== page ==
Climate Change May Outpace Deforestation as Habitat Threat in Tropics
A team of UC Davis scientists describe unique opportunities to reform forest fire management.
UC Davis receives No. 2 "Cool Schools" ranking by Sierra magazine.
CA&ES researchers are developing and improving technology to help manage California's scarce water resources.
Native wildflowers across the Golden State are losing diversity due to drier winters.
Developing an accurate way to forecast nitrogen's effects on the climate cycle.
Dean Helene Dillard's editorial examines how UC Davis is seeking practical water solutions.
Nationwide assessment reveals communities in 15 states vulnerable to economic risk.
Annual report explains how drought, climate change, and other factors are driving lake changes.
Dean Helene Dillard speaks to UC Davis’ strengths in food and agriculture.
Springtime for wheat starts with a gene that "sees" light; allows for modifying flowering.
An indication that an El Niño event could occur sooner than expected?
UC forum on agriculture and natural resources, for industry leaders and policymakers.
Experts available to the media: drought and water-supply issues in California.
Lack of soil moisture makes trees more susceptible to diseases, insects, and wildfire.
Drought will have a multi-year impact on Calif. fruit trees; Ken Schackel, Dept. of Plant Sciences.
UC Davis is one of 10 nationwide sites to focus on climate change effects on farms and forests.
The weather isn't to blame for bears staying awake during winter.
Our scientists are engaged in wide-ranging efforts to address California’s severe drought. This work is helping the state’s fruit and vegetable farmers stretch limited water supplies, rangeland cattle ranchers in need of management information, and urban dwellers seeking water-saving landscape ideas. Other scientists are monitoring the impact of the critical water shortage on our environment. Here are some examples of what we’re doing to make every drop count.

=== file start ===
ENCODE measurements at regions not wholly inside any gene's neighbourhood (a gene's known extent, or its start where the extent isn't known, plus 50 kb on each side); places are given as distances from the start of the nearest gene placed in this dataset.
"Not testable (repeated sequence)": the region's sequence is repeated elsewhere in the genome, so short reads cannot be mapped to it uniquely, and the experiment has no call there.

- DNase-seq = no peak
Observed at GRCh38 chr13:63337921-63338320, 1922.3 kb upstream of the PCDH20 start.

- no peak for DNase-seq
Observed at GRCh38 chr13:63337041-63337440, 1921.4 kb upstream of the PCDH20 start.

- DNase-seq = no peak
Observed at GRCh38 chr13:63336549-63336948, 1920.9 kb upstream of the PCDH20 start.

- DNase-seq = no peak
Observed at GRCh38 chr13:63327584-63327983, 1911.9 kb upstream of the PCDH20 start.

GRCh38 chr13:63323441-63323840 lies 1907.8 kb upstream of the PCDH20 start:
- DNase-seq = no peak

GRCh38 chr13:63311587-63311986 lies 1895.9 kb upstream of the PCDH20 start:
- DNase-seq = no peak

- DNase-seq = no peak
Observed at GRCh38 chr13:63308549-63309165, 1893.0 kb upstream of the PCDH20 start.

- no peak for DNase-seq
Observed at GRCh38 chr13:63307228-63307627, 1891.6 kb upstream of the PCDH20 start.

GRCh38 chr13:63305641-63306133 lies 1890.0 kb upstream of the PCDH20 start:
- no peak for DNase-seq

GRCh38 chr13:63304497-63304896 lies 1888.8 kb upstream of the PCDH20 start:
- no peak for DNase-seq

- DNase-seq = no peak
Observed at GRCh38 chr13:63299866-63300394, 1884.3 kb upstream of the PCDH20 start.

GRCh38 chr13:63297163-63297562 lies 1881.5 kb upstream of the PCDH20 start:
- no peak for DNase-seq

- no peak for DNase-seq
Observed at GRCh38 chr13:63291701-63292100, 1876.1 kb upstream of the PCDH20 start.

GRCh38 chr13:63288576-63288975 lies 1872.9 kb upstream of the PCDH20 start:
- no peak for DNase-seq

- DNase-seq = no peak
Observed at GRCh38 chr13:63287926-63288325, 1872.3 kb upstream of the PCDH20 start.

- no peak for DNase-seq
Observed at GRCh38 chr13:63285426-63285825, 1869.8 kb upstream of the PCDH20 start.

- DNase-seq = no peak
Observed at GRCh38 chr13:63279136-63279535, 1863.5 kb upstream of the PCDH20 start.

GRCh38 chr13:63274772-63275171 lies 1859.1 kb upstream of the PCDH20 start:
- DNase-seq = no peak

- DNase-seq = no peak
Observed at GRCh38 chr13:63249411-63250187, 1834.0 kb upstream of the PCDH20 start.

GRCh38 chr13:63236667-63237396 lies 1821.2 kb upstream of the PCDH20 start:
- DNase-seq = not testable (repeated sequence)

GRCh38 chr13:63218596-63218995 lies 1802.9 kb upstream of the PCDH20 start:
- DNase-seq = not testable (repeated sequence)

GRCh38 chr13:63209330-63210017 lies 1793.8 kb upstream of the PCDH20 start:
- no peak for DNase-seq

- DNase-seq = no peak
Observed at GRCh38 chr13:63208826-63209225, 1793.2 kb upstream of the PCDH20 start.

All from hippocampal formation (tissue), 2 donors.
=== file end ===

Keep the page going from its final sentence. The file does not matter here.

Ranchers will be immediately impacted by severe drought, and most face lack of forage.
Of all UC campuses, only Davis made the top 10; UI GreenMetric World University Ranking.
Consortium will sequence 100 crops to improve nutrition of African farm families.
Prof. Frank Mitloehner is clearing the air on the real amount of livestock emissions.
Angela Doerr, Sarah Moffitt, and Meredith Niles are conducting research on sustainable management practices for natural or agricultural ecosystems.
Tilapia fish readily adapt to fresh or salty water, making them both good candidates for aquaculture and potential invasive pests.
UC Davis will lead a consortium focused on addressing and preparing for climate change.
What’s good for adults is not always best for the young, and vice versa. At least that is the case with song sparrows and how they experience the effects of climate change.
Salmon and other native freshwater fish in California will likely become extinct within the next century due to climate change if current trends continue.
In an era of climate instability, the southwestern U.S. faces many environmental and agricultural challenges, which are addressed in a new book.
A team of researchers, led by a University of California, Davis, plant scientist, has identified a lettuce gene and related enzyme that put the brakes on germination during hot weather — a discovery that could lead to lettuces that can sprout year-round, even at high temperatures.
Changes in agricultural practices could reduce soil emissions of the greenhouse gas nitrous oxide and the atmospheric pollutant nitric oxide, according to a new study by scientists at the University of California, Davis.